The Sophie Hartwell Trust

Sophie Hartwell Trust,
PO box 94,

We really would be most grateful if you would read the letter below and if you can support Sophie we would be even more grateful.

"Eating disorders are not about food and weight doesn't define the severity. I personally don't think it is helpful to others to have images of myself at a low weight potentially " triggering" fellow sufferers, as it is so competitive".  (Sophie) 

Our daughter Sophie is a caring, intelligent and articulate 23 year old woman who developed anorexia nervosa and depression in 2011 at the age of 18. Sophie also suffers from anxiety , mood swings, self harm , OCD and body dysmorphia.  Sophie's illness was aggressive, she went from a normal healthy weight to an emaciated state and was gravely ill, all this within 5 months. Without medical intervention at that time she would have died, Sophie says she couldn't stop, that she couldn't eat, that it was too strong , she would have continued losing weight if there was no intervention and that would have meant imminent death. 

Sophie remained in hospital for two months and was fed via a naso gastric tube to a more stable weight (still extremely underweight) , before being discharged home due to there being no bed available for her at an eating disorder unit in Exeter.

Three months later Sophie was admitted to the eating disorder unit in Exeter where she stayed for 6 months. The treatment she received there was not successful, it was hurried and was not tailored to her needs, their approach to treatment did not work for Sophie. There was not enough support and she was pushed on to the next stage of treatment before she was ready and this had a detrimental effect on her. As a consequence Sophie's condition worsened and became more complex, instead of the NHS supporting and trying to understand her needs, unbelievably she was asked to leave at a point when she desperately needed their help the most. Her last week there she didn't eat a thing and was exercising over 10 hours a day all whilst being  "in treatment". 

Consequently she was discharged with no support whatsoever in the community. Throughout Sophie's illness there has been long, long periods of waiting for specialist therapy with only weekly appointments with our GP and occasional meetings with a community psychiatric nurse for support. No therapeutic treatment on a regular basis at all.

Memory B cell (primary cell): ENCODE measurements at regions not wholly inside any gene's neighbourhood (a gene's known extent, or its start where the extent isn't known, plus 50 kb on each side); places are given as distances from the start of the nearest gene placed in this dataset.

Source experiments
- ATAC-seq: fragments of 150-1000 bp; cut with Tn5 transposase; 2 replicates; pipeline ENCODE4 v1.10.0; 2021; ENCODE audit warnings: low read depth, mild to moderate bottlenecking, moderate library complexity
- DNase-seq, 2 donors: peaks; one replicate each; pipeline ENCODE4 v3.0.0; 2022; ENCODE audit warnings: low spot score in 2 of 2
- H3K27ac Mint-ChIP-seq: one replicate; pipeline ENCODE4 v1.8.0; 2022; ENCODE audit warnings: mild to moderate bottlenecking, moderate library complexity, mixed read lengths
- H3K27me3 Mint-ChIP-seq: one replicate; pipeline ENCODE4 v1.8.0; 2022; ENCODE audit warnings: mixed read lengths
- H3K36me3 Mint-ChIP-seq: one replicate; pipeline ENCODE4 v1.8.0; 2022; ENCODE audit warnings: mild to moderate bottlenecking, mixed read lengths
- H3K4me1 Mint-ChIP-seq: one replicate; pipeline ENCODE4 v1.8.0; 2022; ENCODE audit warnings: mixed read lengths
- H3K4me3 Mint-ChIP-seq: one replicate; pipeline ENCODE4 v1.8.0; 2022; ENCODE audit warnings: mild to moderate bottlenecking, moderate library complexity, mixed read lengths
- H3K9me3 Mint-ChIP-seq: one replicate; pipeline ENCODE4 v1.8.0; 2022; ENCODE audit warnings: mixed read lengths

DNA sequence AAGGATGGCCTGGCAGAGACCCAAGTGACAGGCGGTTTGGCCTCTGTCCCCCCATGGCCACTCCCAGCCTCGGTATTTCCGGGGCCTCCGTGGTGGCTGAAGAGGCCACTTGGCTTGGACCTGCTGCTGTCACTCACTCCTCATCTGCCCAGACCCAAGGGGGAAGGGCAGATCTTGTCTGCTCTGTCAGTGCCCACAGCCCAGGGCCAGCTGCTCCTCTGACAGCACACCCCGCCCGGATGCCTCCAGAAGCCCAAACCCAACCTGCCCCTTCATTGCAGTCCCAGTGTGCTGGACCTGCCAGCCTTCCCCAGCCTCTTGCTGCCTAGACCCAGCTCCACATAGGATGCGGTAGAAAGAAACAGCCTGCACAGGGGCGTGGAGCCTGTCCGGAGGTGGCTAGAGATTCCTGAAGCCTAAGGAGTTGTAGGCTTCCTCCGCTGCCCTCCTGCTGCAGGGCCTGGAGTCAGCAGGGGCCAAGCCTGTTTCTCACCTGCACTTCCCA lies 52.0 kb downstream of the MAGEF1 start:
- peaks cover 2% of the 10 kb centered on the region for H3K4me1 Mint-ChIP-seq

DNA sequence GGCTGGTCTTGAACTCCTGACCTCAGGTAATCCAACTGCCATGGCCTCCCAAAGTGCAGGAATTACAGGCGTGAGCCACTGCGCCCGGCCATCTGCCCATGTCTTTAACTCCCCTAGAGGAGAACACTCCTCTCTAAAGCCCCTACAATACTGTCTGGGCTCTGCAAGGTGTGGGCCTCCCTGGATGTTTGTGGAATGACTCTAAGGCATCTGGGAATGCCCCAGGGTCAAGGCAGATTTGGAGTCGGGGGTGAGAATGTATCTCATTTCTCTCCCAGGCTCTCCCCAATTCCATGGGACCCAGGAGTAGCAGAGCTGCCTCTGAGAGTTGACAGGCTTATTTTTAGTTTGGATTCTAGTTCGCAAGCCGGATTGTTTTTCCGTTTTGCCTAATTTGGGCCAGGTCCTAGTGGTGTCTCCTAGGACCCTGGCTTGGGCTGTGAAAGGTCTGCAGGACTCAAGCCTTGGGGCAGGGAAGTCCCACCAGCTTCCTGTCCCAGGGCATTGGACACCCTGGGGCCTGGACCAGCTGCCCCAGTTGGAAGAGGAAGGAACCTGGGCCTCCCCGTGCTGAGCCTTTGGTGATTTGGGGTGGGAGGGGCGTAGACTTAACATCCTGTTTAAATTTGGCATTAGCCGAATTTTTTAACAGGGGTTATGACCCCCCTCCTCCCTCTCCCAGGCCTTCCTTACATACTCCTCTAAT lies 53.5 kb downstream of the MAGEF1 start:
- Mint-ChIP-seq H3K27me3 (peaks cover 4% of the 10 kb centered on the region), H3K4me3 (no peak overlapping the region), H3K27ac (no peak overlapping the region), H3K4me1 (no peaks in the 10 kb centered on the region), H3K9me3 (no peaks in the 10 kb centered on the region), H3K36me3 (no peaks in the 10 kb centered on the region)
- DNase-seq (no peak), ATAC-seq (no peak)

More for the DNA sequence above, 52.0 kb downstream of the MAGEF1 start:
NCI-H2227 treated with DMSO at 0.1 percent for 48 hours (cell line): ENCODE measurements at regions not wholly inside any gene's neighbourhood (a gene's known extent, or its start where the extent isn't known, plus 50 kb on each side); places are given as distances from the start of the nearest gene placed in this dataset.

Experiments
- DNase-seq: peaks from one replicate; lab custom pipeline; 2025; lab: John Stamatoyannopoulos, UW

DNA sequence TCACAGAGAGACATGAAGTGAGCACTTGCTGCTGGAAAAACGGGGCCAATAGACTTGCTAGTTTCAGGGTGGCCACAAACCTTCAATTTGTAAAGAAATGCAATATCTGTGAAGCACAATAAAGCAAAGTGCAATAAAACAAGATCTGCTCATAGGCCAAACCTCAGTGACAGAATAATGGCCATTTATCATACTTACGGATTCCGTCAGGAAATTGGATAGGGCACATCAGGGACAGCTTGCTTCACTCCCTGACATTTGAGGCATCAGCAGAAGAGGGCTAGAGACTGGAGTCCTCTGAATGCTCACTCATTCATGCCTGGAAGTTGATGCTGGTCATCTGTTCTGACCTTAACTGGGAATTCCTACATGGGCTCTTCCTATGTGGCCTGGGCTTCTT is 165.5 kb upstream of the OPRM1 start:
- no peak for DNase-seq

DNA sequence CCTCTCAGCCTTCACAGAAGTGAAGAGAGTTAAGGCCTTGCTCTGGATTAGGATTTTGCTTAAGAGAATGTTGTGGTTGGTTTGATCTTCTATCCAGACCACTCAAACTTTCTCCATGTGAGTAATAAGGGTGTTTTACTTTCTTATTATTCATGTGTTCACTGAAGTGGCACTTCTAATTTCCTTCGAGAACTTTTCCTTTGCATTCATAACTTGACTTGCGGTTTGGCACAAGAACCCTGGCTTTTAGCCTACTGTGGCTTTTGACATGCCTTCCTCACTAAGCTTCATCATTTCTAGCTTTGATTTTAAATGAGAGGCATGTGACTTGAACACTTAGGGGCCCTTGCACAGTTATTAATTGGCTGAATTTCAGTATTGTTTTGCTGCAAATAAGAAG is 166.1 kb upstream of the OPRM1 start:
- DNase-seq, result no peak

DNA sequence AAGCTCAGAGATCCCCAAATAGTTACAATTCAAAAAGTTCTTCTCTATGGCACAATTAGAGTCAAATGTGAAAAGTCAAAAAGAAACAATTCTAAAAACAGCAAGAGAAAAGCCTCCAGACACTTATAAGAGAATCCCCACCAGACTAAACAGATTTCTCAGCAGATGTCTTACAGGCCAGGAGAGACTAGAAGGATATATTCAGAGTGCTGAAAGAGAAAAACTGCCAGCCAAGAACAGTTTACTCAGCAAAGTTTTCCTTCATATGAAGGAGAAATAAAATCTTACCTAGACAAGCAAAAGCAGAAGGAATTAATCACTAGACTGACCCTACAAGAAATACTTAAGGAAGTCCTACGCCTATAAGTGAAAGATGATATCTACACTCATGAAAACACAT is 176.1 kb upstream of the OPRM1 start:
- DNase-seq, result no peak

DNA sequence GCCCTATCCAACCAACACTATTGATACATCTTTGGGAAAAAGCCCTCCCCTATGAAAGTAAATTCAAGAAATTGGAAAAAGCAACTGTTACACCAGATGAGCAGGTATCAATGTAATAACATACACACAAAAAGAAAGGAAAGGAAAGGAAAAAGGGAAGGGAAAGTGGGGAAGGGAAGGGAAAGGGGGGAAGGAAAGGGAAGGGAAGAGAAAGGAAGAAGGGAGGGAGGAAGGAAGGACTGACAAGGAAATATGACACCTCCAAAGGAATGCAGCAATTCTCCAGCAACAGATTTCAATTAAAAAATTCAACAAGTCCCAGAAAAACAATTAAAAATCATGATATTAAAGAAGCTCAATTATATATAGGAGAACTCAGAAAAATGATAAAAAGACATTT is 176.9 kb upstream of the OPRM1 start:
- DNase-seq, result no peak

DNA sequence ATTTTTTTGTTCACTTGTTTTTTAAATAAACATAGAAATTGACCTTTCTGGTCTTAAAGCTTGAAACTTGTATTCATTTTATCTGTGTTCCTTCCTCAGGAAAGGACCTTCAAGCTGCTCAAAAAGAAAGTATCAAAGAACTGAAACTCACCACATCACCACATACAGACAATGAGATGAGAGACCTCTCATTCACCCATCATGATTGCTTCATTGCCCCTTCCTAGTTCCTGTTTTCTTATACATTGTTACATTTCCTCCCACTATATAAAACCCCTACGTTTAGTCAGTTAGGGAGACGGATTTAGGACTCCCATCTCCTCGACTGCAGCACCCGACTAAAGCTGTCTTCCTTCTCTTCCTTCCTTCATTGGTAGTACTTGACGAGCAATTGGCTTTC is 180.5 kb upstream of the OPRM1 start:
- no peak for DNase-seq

Although Sophie's weight increased during treatment at that time, Sophie has always said; Eating disorders are not something you have control over, it controls you and the illness is not always visible , I have been at different weights throughout my illness and even at my lowest weight, mentally I was not as bad or as complex as I am now. I want to dispel the myth that you have to be permanently emaciated to have anorexia."

During Sophie’s illness we have been met with a succession of waiting lists for psychiatric help and psychological therapy culminating in no treatment at all due to mistakes being made, clerical errors or a case of Sophie being forgotten about and there has been an admission that many mistakes were made along the way but this does not get back the years she has lost.

When an eating disorder is first diagnosed it is vital that the correct treatment, therapy and support begin swiftly following initial diagnosis, if the patient is to stand the best possible chance of complete recovery.

This did not happen in Sophie’s case and now just over six years down the line her condition has become so complex that there is nowhere in the UK that will fully meet her needs within the NHS or privately according to a consultant psychiatrist who recently assessed Sophie. It has also been concluded by the professionals involved with Sophie that she needs intensive, inpatient treatment but after several attempts to find an appropriate place for her, there has been no success.